Too often when a company has been beaten down, investors think they need to sell. If everyone else is getting out, the thinking goes, you should, too. But that may not be the right way to view it. Sometimes, when a stock goes on sale, it's time to buy more.
That doesn't mean you run out and buy every stock that suffers a big drop. A cheap stock can also be cheap for a reason. So read on to find out if Kate Spade (KATE), Mattel (MAT -0.47%), and Under Armour (UA -0.54%), which have all fallen sharply from their 52-week week highs, are stocks to run away from or bargains waiting to be snatched up.
The prognosis doesn't look good for handbag maker Kate Spade, which seems to be simply waiting for someone -- anyone! -- to come along and make an offer to buy it out. The biggest problem may be no one is interested.
Although Reuters reported earlier this month that rival Coach (TPR -0.56%) had put in a bid on the company, management reportedly needed more time to consider the offer and perhaps try to find someone willing to pay more. That suggests Coach made an especially low offer and thinks the company's business may be on the wane. Michael Kors, which has also been struggling, is also reportedly eying its rival, but nothing has materialized yet.
That could be because Kate Spade thinks too highly of itself. Its first-quarter results showed comparable-store sales falling 2.4% for the period, or more than 8% if you exclude e-commerce, its first quarterly decline in seven years. While its online efforts remain robust and grew at double-digit rates, the difficult retail environment at the mall is clearly evident here and serves as a drag on performance.
Kate Spade is being pushed to sell itself by activist investor Caerus Investors, which thinks the retailer deserves a premium as it transitions into becoming a so-called lifestyle brand. That's the same course Coach embarked on as its handbag sales began to falter. It wandered in the wilderness for years as it sought to form an identity, and only recently did it gain any sort of traction. Whether consumers consider the one-time aspirational luxury brand to be a lifestyle brand is probably up for debate, but Kate Spade's expansion beyond just handbags into shoes and other fashion gear is probably the reason Coach has an interest. It purchased luxury-shoe company Stuart Weitzman a few years ago, and that's been a bright spot since the beginning.
Kate Spade's stock has fallen 33% from its 52-week highs that were fueled by the takeover talk, only to crash after it seemed the Coach bid was failing. The stock does carry a discounted multiple that, if analyst expectations of a bid in the low-$20s are appropriate, could represent a nice 25% gain or so from their current levels. But that's only if someone actually comes through with a bid.
Everything old is new again, at least when it comes to Mattel. The toymaker had been careening lower on poor sales but seemed to be turning things around with worldwide sales that were moving higher by high-single-digit percentage rates when factoring in currency fluctuations, and with almost all divisions -- including its aging Barbie brand -- showing growth. But then it reported its earnings last week, and all that newfound growth evaporated.
Net sales in North America plunged 23% as Barbie tumbled once again, falling 13% year over year, and other girls toys saw sales plummet 34%. Mattel blamed the performance on the weak Christmas selling season that left too much inventory on retailer shelves.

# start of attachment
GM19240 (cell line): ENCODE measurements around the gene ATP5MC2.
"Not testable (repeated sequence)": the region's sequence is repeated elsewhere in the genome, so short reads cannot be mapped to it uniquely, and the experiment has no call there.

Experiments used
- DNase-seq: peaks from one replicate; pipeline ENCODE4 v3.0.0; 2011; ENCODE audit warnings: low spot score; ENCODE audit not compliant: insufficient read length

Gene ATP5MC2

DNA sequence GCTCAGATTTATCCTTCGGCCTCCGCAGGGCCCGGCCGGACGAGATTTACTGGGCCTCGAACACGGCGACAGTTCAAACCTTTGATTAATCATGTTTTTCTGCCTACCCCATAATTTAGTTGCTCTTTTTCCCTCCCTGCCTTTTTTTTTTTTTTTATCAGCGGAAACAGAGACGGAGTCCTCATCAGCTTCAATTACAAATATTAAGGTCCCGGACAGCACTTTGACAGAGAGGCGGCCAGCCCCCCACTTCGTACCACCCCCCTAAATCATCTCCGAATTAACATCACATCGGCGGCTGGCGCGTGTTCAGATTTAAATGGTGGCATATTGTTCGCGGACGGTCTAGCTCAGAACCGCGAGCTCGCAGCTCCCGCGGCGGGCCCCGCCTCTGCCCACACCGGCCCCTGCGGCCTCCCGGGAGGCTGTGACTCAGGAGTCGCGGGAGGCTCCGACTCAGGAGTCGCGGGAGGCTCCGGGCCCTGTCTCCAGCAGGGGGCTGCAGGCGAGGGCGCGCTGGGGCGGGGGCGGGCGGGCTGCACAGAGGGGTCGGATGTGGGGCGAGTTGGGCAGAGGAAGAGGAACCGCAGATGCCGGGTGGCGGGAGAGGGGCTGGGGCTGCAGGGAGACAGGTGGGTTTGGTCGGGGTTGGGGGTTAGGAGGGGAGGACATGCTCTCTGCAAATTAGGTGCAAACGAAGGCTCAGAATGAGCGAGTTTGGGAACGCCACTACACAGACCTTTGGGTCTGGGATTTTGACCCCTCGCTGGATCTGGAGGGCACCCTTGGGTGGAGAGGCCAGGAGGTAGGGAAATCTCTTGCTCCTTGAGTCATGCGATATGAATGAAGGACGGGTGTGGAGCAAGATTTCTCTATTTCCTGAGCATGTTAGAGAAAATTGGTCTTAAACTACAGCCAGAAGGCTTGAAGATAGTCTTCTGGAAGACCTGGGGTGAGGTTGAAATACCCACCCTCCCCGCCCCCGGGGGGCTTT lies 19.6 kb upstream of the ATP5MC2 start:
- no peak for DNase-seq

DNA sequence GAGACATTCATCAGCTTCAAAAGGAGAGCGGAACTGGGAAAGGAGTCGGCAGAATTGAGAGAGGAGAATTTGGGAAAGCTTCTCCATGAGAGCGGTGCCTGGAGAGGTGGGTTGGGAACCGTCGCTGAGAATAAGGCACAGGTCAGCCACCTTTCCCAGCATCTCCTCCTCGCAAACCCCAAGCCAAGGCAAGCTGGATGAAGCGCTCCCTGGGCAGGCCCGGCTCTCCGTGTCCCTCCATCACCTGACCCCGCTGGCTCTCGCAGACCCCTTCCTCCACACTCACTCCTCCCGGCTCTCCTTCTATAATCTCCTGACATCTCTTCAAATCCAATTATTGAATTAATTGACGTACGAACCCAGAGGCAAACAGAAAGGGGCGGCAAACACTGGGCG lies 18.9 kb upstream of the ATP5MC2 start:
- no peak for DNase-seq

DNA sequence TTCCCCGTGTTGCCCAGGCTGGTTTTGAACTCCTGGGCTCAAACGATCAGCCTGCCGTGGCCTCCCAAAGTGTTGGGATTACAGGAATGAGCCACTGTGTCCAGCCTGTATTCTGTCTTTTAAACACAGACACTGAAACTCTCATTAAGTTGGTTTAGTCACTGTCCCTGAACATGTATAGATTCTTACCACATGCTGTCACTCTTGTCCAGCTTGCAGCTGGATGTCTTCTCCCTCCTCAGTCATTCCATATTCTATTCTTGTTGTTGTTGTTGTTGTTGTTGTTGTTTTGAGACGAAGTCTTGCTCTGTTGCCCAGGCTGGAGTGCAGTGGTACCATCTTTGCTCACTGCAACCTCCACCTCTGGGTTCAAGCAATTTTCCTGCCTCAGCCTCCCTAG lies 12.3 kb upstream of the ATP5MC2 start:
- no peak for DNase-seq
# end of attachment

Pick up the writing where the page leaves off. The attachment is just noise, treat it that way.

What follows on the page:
What the quarterly results did was also reveal the still-gaping hole left behind by the loss of Disney's (DIS -2.21%) Princess and Frozen doll lines. Rival Hasbro (HAS -2.40%) reported blowout numbers back in February as a result of having taken over the Disney dolls, reporting a 31% jump in partner brand revenue primarily because of having the Princess and Frozen dolls in its lineup for a full year. Where once Mattel looked as if it may have gotten itself back on track, even in the face of some lingering headwinds, it's clear now that it couldn't overcome the turbulence.
But Mattel's stock is now 34% below its recent high, and at 24 times earnings and just 12 times next year's earnings estimates, it's now not so richly valued. But sometimes a broken stock is broken for a reason, and investors should probably wait a while to see if the toymaker can repair itself before committing any money here.
If there's one thing that Under Armour is not, it's undervalued. With a business that's weakening across most of its lines, a downward revision of its full-year 2018 revenue forecast, and a stock that's lost more than 63% of its value from its 52-week highs, Under Armour still trades at almost 40 times trailing earnings and 33 times next year's estimates, and it has a price-to-earnings ratio that's well more 7 times estimated long-term earnings growth.
In comparison, the stock of better-situated Nike (NKE -1.12%) goes off for just 23 times earnings, which is less than the S&P 500's multiple of 26 and nearly 22 times estimates. It also trades for just twice its earnings growth forecasts.
Analysts aren't expecting Under Armour to dazzle when it reports earnings later this week, and despite the prospects for better-than-expected footwear sales in some channels, the overall scheme looks to be set against the apparel maker. Barron's recently reported that Deutsche Bank's analyst thinks it will face an uphill challenge, particularly as Nike and Adidas have found their footing again. And my Foolish colleague Jeremy Bowman just laid out how Under Armour is losing favor among teens, a key demographic for any retailer.
In short, even though Under Armour has fallen far, it may not be far enough and could head even lower following its next earnings report.